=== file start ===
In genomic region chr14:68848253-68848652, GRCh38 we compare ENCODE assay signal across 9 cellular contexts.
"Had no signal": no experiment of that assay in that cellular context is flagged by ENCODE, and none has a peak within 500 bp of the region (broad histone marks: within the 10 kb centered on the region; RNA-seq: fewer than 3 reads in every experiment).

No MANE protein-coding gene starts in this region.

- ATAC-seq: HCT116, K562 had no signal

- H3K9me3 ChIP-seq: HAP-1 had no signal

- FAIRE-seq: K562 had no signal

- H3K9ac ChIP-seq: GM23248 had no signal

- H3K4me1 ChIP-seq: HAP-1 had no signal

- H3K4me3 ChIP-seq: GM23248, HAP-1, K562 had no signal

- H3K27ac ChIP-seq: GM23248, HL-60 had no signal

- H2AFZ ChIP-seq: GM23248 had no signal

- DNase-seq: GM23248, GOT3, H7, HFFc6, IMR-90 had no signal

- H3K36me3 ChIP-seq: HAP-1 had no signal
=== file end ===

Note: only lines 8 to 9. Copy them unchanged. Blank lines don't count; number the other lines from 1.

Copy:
- H3K4me1 ChIP-seq: HAP-1 had no signal

- H3K4me3 ChIP-seq: GM23248, HAP-1, K562 had no signal